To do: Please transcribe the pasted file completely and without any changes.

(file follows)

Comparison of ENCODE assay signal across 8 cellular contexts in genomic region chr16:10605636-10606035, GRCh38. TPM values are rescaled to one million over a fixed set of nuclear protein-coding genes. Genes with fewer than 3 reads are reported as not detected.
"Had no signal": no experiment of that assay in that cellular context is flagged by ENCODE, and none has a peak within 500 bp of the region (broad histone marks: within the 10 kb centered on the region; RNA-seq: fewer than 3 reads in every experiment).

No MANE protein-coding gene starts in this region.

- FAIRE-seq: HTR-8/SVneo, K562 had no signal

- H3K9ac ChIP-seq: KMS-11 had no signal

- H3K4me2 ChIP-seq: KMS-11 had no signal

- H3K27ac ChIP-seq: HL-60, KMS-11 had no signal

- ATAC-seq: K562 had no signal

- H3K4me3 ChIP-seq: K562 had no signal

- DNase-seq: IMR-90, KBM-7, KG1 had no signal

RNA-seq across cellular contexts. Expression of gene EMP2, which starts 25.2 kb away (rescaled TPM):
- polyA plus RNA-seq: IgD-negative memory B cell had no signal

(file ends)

Comparison of ENCODE assay signal across 8 cellular contexts in genomic region chr16:10605636-10606035, GRCh38. TPM values are rescaled to one million over a fixed set of nuclear protein-coding genes. Genes with fewer than 3 reads are reported as not detected.
"Had no signal": no experiment of that assay in that cellular context is flagged by ENCODE, and none has a peak within 500 bp of the region (broad histone marks: within the 10 kb centered on the region; RNA-seq: fewer than 3 reads in every experiment).

No MANE protein-coding gene starts in this region.

- FAIRE-seq: HTR-8/SVneo, K562 had no signal

- H3K9ac ChIP-seq: KMS-11 had no signal

- H3K4me2 ChIP-seq: KMS-11 had no signal

- H3K27ac ChIP-seq: HL-60, KMS-11 had no signal

- ATAC-seq: K562 had no signal

- H3K4me3 ChIP-seq: K562 had no signal

- DNase-seq: IMR-90, KBM-7, KG1 had no signal

RNA-seq across cellular contexts. Expression of gene EMP2, which starts 25.2 kb away (rescaled TPM):
- polyA plus RNA-seq: IgD-negative memory B cell had no signal